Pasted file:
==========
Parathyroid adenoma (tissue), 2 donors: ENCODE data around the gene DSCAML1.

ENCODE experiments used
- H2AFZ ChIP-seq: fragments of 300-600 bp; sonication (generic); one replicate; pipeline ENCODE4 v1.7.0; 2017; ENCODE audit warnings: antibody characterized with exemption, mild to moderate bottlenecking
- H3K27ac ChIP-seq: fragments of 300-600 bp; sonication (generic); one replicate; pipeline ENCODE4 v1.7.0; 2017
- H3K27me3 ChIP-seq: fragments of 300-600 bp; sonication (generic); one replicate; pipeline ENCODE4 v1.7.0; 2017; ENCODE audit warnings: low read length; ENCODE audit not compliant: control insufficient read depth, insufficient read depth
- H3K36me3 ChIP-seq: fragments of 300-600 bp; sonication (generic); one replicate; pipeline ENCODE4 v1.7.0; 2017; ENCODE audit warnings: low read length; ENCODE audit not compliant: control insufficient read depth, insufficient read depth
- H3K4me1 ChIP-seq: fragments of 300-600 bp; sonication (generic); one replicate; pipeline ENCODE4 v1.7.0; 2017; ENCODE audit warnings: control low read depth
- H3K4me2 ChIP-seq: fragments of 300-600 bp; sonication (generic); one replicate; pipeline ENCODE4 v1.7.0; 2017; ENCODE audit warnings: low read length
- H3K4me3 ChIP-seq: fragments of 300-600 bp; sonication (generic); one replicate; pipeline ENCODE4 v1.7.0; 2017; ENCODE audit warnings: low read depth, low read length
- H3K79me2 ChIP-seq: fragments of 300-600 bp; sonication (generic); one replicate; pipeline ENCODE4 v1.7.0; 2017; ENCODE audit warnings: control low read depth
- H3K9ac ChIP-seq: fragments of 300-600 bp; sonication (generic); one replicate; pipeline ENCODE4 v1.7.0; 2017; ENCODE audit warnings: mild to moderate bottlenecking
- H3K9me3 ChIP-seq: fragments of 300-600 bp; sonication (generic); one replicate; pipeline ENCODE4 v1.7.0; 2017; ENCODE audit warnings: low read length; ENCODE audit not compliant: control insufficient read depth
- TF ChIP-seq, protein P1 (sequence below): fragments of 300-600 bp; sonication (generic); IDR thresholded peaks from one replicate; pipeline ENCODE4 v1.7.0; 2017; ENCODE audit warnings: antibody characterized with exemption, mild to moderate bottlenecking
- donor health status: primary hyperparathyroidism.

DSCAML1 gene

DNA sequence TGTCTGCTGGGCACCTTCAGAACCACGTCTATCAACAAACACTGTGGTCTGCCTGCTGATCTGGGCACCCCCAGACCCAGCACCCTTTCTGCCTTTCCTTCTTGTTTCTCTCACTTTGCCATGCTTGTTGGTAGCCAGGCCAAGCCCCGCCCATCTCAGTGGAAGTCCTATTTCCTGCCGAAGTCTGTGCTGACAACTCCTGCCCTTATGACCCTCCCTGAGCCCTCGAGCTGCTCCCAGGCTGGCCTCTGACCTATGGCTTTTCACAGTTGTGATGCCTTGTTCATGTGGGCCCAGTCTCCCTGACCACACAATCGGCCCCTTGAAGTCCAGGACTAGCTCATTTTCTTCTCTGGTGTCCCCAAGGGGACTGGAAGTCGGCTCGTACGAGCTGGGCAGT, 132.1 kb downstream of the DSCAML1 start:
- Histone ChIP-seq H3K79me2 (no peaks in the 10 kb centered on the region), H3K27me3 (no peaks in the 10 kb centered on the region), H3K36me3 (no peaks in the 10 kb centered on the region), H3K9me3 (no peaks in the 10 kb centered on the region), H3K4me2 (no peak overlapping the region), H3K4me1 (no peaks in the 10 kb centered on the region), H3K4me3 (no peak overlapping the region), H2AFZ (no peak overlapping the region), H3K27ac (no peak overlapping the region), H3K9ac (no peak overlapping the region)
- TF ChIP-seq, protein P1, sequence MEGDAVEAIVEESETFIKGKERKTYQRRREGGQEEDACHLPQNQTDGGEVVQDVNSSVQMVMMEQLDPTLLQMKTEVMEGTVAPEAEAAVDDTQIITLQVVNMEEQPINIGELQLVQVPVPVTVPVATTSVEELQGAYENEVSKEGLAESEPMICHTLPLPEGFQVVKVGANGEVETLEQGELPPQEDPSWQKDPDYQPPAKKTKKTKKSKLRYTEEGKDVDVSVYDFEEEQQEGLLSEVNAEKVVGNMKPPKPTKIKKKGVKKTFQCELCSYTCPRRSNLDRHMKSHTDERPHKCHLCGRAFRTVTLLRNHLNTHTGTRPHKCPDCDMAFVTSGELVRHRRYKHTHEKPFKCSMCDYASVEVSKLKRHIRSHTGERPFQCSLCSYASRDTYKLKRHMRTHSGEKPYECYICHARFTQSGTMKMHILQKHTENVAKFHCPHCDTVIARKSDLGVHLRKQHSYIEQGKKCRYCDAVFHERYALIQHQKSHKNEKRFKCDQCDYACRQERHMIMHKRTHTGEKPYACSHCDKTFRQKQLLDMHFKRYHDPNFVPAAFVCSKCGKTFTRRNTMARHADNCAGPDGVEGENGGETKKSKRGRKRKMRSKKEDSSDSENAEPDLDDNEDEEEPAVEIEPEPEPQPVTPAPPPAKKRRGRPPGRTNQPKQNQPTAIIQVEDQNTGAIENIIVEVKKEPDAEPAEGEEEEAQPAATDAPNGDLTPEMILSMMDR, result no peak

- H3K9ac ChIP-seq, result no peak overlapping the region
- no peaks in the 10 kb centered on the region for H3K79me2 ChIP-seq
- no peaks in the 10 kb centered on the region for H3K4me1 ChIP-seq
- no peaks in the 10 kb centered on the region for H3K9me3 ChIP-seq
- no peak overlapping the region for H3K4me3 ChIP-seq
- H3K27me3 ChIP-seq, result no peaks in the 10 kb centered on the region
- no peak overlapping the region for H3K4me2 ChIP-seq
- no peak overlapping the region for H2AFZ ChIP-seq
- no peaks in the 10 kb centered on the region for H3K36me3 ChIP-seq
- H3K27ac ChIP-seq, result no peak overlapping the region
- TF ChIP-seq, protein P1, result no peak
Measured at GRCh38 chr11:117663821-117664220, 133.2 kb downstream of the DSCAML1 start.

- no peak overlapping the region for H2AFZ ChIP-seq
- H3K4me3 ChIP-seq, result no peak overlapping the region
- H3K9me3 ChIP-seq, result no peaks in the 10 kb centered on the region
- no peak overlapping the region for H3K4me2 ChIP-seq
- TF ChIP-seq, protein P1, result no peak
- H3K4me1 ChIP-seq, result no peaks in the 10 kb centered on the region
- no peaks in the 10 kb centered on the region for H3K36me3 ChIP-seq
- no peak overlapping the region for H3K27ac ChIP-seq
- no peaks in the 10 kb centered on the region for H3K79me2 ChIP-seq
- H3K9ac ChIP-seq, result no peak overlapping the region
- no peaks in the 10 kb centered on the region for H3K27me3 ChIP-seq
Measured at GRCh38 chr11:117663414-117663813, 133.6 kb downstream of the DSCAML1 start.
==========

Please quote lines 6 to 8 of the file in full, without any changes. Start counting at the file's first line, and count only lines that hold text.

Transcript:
- H3K36me3 ChIP-seq: fragments of 300-600 bp; sonication (generic); one replicate; pipeline ENCODE4 v1.7.0; 2017; ENCODE audit warnings: low read length; ENCODE audit not compliant: control insufficient read depth, insufficient read depth
- H3K4me1 ChIP-seq: fragments of 300-600 bp; sonication (generic); one replicate; pipeline ENCODE4 v1.7.0; 2017; ENCODE audit warnings: control low read depth
- H3K4me2 ChIP-seq: fragments of 300-600 bp; sonication (generic); one replicate; pipeline ENCODE4 v1.7.0; 2017; ENCODE audit warnings: low read length